1321 Boylston Street, Boston, 617-545-1060, eventideoysterco.com
On the first floor of a historic Masonic lodge across the street from Boston Common, the latest effort from Big Night Entertainment Group (Red Lantern, Gem) is the day-into-night cafe-restaurant this part of town needed. Beautifully decorated and spacious, Explorateur keeps hours as commodious as its free Wi-Fi and communal tables with outlets. If the gorgeous work/study space and La Colombe coffee aren’t enough of a draw, check out the French fare, such as moules marinieres, steak frites, and roast chicken for two.
186 Tremont Street, Boston, 617-466-6600, explorateur.com
13. Field & Vine
In the Union Square space that used to be Journeyman, and in many ways its spiritual successor, Field & Vine is run by chef Andrew Brady and Sara Markey, partners in work and life; the food is seasonal, sustainable, and ingredient-driven. In a space that looks the creation of a woodland elf turned celebrity chef — branches festooned with twinkling lights, hanging bunches of herbs and garlic, an open kitchen — Brady turns out hakurei turnips with ham and cranberries, fried smelts in spicy tomato sauce, sausage with heirloom beans and charred cabbage, and more.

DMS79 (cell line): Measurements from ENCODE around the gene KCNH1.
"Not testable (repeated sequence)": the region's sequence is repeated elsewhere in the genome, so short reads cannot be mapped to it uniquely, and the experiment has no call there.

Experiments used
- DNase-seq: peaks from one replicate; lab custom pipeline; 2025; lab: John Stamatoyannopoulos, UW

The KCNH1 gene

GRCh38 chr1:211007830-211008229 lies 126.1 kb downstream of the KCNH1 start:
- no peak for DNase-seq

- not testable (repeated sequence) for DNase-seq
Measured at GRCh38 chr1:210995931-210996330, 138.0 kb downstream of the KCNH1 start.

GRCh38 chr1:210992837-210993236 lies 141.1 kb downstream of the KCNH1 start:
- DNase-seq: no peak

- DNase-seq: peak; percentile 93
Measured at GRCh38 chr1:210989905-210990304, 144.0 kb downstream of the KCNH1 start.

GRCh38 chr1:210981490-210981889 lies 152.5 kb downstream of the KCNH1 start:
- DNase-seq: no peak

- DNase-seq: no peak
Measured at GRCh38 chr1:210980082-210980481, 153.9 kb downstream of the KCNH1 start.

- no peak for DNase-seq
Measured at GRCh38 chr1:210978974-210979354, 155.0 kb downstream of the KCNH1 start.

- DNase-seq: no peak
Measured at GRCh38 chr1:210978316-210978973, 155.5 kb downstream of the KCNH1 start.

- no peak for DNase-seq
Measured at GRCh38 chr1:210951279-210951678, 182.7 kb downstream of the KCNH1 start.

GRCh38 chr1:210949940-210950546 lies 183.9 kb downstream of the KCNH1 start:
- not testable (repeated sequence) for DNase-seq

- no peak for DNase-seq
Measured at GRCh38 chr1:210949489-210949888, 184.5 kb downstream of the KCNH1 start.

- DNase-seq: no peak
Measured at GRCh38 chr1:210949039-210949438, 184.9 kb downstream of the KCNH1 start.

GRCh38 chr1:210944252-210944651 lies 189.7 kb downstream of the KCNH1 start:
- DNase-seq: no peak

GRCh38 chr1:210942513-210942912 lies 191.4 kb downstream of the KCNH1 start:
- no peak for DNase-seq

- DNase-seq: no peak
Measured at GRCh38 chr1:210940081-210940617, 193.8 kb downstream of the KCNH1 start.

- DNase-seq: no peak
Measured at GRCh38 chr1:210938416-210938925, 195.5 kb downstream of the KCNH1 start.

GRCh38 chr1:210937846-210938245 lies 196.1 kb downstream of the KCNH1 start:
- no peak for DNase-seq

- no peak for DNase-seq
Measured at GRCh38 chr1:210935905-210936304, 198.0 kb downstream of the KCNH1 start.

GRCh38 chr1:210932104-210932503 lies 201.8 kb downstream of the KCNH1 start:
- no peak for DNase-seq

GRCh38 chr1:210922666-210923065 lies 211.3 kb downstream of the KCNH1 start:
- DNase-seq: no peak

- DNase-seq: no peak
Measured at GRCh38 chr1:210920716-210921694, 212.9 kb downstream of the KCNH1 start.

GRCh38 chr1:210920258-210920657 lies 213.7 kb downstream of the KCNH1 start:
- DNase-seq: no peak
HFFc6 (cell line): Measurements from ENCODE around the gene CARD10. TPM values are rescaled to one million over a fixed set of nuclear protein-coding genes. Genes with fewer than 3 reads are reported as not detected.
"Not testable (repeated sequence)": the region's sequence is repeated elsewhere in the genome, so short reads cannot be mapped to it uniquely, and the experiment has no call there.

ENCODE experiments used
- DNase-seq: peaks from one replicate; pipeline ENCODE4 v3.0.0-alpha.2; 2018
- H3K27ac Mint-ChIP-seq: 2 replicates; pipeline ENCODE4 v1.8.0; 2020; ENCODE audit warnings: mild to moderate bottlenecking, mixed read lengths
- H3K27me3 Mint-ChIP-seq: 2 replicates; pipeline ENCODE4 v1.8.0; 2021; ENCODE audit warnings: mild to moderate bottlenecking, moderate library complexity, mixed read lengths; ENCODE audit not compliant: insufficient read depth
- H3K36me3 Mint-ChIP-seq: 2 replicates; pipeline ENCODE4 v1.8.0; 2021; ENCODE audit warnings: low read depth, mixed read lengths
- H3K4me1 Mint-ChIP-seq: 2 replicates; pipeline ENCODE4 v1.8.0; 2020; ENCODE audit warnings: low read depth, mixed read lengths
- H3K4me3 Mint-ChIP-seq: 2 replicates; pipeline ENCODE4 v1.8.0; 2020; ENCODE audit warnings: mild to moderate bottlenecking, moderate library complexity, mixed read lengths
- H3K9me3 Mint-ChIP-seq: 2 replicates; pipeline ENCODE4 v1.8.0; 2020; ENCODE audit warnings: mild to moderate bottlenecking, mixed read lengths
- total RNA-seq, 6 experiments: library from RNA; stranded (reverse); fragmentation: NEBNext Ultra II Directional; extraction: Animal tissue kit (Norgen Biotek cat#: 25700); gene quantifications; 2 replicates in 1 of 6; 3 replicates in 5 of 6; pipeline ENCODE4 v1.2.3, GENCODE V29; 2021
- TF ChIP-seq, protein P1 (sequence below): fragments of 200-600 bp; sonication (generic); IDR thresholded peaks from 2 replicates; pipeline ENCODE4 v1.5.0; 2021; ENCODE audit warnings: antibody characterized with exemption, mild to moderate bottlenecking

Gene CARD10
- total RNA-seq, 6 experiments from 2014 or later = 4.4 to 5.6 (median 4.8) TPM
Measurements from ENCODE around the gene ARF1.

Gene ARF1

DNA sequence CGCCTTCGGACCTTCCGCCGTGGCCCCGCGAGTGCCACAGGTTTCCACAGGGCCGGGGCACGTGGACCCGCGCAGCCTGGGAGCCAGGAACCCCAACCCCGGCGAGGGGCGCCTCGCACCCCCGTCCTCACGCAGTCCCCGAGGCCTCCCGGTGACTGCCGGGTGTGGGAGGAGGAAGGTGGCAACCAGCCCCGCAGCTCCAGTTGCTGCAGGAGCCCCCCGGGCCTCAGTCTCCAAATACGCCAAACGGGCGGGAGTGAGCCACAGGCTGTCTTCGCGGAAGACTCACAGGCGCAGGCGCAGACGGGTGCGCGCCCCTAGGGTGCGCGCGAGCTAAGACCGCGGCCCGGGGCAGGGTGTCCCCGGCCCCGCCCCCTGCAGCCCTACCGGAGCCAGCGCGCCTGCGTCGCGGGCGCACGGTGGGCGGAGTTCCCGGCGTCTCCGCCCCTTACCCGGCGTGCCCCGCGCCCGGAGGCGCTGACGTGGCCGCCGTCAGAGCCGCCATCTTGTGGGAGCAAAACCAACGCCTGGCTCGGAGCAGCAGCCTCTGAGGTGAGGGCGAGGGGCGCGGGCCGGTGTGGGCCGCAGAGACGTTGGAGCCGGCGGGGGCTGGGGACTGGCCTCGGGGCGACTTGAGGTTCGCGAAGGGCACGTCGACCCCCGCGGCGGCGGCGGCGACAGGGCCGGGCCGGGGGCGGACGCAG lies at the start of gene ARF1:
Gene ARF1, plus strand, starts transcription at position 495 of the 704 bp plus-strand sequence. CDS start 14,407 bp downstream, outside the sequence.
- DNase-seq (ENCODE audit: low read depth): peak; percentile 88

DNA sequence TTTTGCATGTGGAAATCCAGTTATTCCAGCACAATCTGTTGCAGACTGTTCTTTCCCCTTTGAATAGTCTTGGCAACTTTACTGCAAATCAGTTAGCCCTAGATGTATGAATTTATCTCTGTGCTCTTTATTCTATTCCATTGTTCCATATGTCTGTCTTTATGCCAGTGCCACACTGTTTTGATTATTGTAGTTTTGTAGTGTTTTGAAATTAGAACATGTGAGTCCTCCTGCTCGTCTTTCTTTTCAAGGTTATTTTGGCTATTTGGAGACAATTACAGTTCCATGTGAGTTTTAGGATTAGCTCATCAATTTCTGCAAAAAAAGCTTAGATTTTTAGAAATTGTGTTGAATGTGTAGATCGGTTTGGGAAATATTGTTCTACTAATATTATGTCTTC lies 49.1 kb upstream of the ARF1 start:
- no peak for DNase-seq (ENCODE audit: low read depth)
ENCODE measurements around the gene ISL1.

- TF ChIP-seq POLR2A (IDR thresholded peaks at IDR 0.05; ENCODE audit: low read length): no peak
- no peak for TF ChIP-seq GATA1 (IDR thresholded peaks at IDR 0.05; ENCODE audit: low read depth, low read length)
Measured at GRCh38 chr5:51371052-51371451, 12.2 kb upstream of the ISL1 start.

9 Sanborn Court, Somerville, 617-718-2333, fieldandvinesomerville.com
At this bistro that makes the South End feel like France, the wine flows as readily as the neighborly hospitality. It comes from Sandrine Rossi, whose family owns a winery in Bordeaux, and Loic Le Garrec, who presided over the Petit Robert restaurants for years. The menu hits touchstones such as onion soup, foie gras, coq au vin, and steak frites, along with shishito peppers, kale salad, and other pleasant diversions. Open from late morning to late evening, Frenchie is a new reliable.